TEDx Xavier School (full post)

TED: Ideas Worth Spreading

TED: Technology, Entertainment, Design

I have been a follower of TED Talks for a few years now, and the idea that people could independently organize TED talks locally excited me. The first time I heard of a TEDx event in the Philippines was a few years ago, but I couldn’t attend because it conflicted with my schedule. Last year, when it was first announced that Xavier School would host a TEDx event, I literally jumped up and down out of excitement, and I only do that when it’s something I’m really into.

Last Saturday, February 18, TEDxXavierSchool pushed through with 6 speakers: Mark Ruiz, founder of Hapinoy Sari Sari Store Program; Raynard Lao, shy student who conquered the world of debate; Brian Tenorio, shoe designer with a cause; Dodie Ng, young app genius; Brian Maraña, head of the International Studies Program of Xavier School, and Mr. Tony Meloto, founder of Gawad Kalinga. All 6 gentlemen talked about vastly different things but with one common theme in mind: Innovation Built on Tradition, a concept that Xavier School itself has tried to embody in everything it offers.

On stage, in front of the TEDx sign

As much as I’d like to discuss the merits of each talk, I must admit that the specifics of what they said are now hazy. What I am left with instead is this feeling of inadequacy as a human being. Here are 6 wonderful gentlemen who’ve all done something out of the box they were in. Mark Ruiz is trying to unite sari-stari stores around the country; Raynard went from shy guy to champion debater; Brian T. was changing the world with his shoes; Dodie created something out of nothing by teaching himself; Brian M. was helping change the way students learn and see the world, and Mr. Tony Meloto was changing the Philippines, period. All of a sudden I felt insignificant and useless.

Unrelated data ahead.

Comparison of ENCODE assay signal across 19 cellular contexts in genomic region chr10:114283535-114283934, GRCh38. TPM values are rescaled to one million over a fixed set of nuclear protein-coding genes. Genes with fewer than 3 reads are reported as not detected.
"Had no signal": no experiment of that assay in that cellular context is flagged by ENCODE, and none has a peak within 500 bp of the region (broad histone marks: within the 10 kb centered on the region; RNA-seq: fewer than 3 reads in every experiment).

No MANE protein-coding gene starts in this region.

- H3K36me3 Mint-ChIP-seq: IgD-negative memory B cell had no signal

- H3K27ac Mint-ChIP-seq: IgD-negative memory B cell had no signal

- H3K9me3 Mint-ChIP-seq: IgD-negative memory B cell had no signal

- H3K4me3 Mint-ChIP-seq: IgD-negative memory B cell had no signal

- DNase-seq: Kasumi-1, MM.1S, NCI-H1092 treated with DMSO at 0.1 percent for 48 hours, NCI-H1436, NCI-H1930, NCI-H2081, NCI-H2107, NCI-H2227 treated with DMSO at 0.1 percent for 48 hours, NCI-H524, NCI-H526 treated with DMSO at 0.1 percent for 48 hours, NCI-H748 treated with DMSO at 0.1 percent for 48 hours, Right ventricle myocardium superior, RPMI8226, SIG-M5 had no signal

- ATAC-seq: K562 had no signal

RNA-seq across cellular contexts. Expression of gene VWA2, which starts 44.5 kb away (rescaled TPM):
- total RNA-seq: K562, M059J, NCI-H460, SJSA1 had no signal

But the more I thought about it, the more Mark Ruiz’s message became clear: small is the new big. I’m just one person, but if I work together with other people who share the same passion/s I have, then I’ll have done my part in changing the world. Mine may not be as stand-out as these fine men’s achievements, but I’ll have made a difference in my own way.

Now I bet if my colleagues and friends read this they’d say that I was already making a difference through teaching. Well, they’re right. I’d like to think I’ve done my part in making sure that the world has more caring, compassionate, competent people to take care of it. I’d like to think that the kids I’m teaching now and have taught in the past 7 years have learned AND retained at the very least  a smidgen of knowledge and wisdom. I’d like to think that the world will be beautiful because of these kids I’ve taught. And that’s why I’ll continue to teach.

TED talks always inspire me. The people who share, whether they do it through talks or in the comments in the website, show so much depth that it inspires me (and others, too, I’m sure) to share not just my ideas but my whole self as well. I look forward to other TEDx events in the country. Let’s all be inspired and moved to action! 🙂


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